The 'best' is the enemy of 'good enough'. Copper shot, not Silver bullets.

JRP3
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Re: All "Future" battery technology thread

Sun Apr 09, 2017 5:16 pm

How does leasing provide price, weight, and space advantages? You do understand that 1. you can lease the entire vehicle, not just the pack, so that's no real advantage, and, 2. leasing is more expensive in the long run, which is why it's offered, because it makes the companies more money than selling outright.

GRA
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Re: All "Future" battery technology thread

Mon Apr 10, 2017 4:55 pm

JRP3 wrote:How does leasing provide price, weight, and space advantages? You do understand that 1. you can lease the entire vehicle, not just the pack, so that's no real advantage, and, 2. leasing is more expensive in the long run, which is why it's offered, because it makes the companies more money than selling outright.

It's simple. The average consumer doesn't look at life cycle costs. Their main concerns when buying or leasing a car are upfront costs and monthly expenses, i.e. whether or not they can afford it on a pay-as-you-go basis. Leasing means you don't need to do it all at once, nor are you locked into the original battery as tech improves. Sure, buying is cheaper in the long run (I've never leased a car, pay cash and keep mine until they die), but that's not how the U.S. market (at least) works.
Guy [I have lots of experience designing/selling off-grid AE systems, some using EVs but don't own one. Local trips are by foot, bike and/or rapid transit].

The 'best' is the enemy of 'good enough'. Copper shot, not Silver bullets.

JRP3
Posts: 395
Joined: Sat Feb 26, 2011 12:04 pm
Delivery Date: 26 Jun 2015
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Re: All "Future" battery technology thread

Mon Apr 10, 2017 7:07 pm

So it sounds as if you agree with me that leasing the entire vehicle would make the most sense for the type of consumer you describe, and that leasing the battery alone makes no sense at all, i.e. if leasing the pack is "good" then leasing the entire vehicle is "better".

GRA
Posts: 7365
Joined: Mon Sep 19, 2011 1:49 pm
Location: East side of San Francisco Bay

Re: All "Future" battery technology thread

Tue Apr 11, 2017 4:55 pm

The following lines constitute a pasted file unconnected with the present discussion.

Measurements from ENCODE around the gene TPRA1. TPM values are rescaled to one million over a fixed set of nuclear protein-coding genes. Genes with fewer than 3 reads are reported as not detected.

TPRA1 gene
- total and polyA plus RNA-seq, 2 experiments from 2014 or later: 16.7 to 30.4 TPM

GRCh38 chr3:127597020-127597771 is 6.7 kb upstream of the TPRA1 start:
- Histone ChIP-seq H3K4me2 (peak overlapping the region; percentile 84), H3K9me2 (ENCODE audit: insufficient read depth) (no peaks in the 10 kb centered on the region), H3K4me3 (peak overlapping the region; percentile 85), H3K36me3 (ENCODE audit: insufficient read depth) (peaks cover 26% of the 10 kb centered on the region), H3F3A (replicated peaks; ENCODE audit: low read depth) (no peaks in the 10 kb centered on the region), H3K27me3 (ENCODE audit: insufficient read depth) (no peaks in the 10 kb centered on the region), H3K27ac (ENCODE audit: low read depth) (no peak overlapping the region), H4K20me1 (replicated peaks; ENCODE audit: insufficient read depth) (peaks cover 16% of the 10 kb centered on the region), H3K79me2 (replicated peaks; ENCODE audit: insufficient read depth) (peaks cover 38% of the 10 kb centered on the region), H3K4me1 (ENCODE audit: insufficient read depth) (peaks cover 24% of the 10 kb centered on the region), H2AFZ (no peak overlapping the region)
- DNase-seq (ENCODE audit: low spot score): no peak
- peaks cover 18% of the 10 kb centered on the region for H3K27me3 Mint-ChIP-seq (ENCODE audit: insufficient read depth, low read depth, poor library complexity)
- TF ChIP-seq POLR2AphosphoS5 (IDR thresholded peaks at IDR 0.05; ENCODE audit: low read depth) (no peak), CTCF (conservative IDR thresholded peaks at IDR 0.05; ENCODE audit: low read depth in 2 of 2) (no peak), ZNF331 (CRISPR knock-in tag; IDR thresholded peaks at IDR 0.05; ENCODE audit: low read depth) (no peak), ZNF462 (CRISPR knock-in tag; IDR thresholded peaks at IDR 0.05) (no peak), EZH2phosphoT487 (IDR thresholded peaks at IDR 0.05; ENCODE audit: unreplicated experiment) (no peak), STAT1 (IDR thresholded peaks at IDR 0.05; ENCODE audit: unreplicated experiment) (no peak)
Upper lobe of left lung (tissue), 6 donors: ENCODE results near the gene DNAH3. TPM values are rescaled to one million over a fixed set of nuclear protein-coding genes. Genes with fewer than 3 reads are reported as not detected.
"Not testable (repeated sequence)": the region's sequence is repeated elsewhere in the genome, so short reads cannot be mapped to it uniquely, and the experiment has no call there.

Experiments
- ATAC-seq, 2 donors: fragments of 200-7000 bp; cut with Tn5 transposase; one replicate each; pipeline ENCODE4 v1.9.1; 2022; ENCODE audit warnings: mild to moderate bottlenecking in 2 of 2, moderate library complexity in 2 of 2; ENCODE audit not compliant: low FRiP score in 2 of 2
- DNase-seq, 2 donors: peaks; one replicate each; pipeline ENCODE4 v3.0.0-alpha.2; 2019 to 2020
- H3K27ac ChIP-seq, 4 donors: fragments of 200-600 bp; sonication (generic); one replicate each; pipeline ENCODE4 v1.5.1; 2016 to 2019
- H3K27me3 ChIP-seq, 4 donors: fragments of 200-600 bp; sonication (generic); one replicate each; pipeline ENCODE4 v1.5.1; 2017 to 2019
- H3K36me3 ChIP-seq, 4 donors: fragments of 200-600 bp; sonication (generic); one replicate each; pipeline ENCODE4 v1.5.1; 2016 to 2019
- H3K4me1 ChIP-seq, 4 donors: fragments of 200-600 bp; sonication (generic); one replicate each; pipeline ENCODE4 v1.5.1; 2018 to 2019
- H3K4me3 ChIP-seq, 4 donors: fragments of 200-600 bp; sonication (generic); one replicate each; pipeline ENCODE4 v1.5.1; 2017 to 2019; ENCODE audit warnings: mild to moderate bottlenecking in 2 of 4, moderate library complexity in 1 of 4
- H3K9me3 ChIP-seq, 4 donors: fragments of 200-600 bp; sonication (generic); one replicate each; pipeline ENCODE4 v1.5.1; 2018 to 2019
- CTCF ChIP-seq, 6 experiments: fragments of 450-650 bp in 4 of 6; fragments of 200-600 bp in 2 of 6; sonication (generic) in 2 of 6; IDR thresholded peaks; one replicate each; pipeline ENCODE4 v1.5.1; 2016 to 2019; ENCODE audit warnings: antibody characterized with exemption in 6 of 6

JRP3 wrote:So it sounds as if you agree with me that leasing the entire vehicle would make the most sense for the type of consumer you describe, and that leasing the battery alone makes no sense at all, i.e. if leasing the pack is "good" then leasing the entire vehicle is "better".

No, the car itself will last far longer than the battery (average age of the U.S. LDV fleet is currently 11.6 yrs), and the battery's the most expensive part that will have to be replaced during that time period. To give an example, if the design requirement is a car that you want to commute/do all your local errands in, call it a maximum of 70 miles with a 10 mile reserve using HVAC in all weather for say 12 years, you've got two options. You can buy a Bolt, with a battery that's vastly oversized for your design case (but allows you to use it for other things for several years), at a battery price north of $12k, which boosts the price (lease or buy) of the car well above the median price of the U.S. LDV fleet. Or, you can buy the car but lease a much smaller and lighter battery, paying much less up front for the most expensive component, but with no worries about not meeting your use case as the battery ages, with the option to either lease or buy a bigger battery down the road when the costs have dropped considerably, as is the case with the Zoe's 22 to 41kWh upgrade option. At some point the capabilities, prices and (maybe) lifetimes of batteries will become comparable with ICEs; Some forecasts predict that will happen around 2025, but until that happy moment arrives, BEV batteries remain an immature tech with a limited lifespan.

Of course, for people who routinely turn their cars over every three years leasing is the way to go and battery life's less relevant, but presumably we both agree that's the most expensive method of car ownership. In any case, this discussion has strayed far from the topic, so if you wish to continue it let's do so via PM.
Guy [I have lots of experience designing/selling off-grid AE systems, some using EVs but don't own one. Local trips are by foot, bike and/or rapid transit].

The 'best' is the enemy of 'good enough'. Copper shot, not Silver bullets.